- Keep your legs together and stretch them straight or with a slight bend on the knees.
- Your hands can be placed beside your body, on top of your chest, or bent at the elbows with palms up.
- If you are someone who is comfortable with weights, place sandbags on your pelvis, abdomen, and/or thighs.
Stay in this pose for at least 10 minutes or as long as you want and focus on your breathing.
4. Supported Bridge Pose – Lowers Blood Pressure
The Bridge Pose is one of those poses that activates the Parasympathetic Nervous System (PNS). The PNS is responsible for our body’s “rest and digest” mode where it helps our organs resume their routine activities after a traumatic or emotional episode.
Through supported bridge pose, you can expand your front and stretch your hip flexors. It helps improve blood circulation, lowers blood pressure, and reduces stress and tension. You can easily perform this pose soon after the supported Fish Pose.
How to Do it?
- Lie completely on your back and spread your legs hip-width apart. Bend your knees so that your lower legs are perpendicular to the floor and are feet are firmly placed on the mat.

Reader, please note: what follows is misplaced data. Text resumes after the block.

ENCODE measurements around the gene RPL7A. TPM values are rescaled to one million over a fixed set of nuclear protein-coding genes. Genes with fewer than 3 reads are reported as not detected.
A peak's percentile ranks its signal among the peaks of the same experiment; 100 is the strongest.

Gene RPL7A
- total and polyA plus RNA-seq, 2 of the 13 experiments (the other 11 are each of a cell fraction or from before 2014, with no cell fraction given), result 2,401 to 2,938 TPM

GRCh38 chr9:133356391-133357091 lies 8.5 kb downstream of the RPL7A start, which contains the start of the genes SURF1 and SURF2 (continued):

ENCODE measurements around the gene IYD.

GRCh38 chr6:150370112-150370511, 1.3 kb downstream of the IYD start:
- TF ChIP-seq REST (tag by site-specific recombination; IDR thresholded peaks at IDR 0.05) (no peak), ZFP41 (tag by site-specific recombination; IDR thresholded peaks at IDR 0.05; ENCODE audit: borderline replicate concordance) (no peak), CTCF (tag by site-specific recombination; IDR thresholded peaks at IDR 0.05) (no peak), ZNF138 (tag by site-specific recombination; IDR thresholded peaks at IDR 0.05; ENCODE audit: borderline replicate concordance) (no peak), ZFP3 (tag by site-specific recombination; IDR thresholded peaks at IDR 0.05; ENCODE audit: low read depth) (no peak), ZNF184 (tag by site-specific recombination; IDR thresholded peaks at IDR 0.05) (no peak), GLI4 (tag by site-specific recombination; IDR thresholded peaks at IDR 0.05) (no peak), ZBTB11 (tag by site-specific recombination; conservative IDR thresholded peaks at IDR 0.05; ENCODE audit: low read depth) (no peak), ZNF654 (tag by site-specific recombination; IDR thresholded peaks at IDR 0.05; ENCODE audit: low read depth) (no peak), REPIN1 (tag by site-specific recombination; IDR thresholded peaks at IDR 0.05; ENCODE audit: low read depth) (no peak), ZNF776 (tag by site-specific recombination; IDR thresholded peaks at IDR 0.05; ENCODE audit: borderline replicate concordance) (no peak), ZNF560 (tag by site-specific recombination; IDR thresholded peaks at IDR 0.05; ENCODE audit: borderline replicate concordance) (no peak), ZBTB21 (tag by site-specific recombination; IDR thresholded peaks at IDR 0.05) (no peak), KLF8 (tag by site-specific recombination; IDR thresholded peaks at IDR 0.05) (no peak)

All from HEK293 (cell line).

- With help of your hamstrings and core muscles, lift your hips off the floor. Place a prop of your choice such as one or two folded blankets, bolster, a stack of books, block, cushions, or pillows under your sacrum. The prop should ideally be supporting your lower back and tailbone.
- Additionally, you can also place a rolled blanket under your head.
If you feel that you are unable to hold your legs, you can bind them lightly with a strap on the thighs.
Keep your hands spread on your sides or in the cactus position with palms facing up.
Hold this position for 5-10 minutes or as long as you feel comfortable.
5. Legs-up-the-wall Pose – For Pregnant Women
If you want a pose that gives your feet and legs some relief, this is one of those poses. By putting your legs higher than your heart, you are reversing your energy flow and blood circulation. It also ensures that your entire body is getting reenergized with this flow.
This pose is also beneficial if you are feeling jet-lagged or fatigued.
Since most yoga poses need to be avoided by pregnant women due to obvious reasons, this pose can be easily performed. It helps in reducing swelling in your feet and ankles and water retention in your body, which occurs in the majority of pregnant ladies.
How to Do it?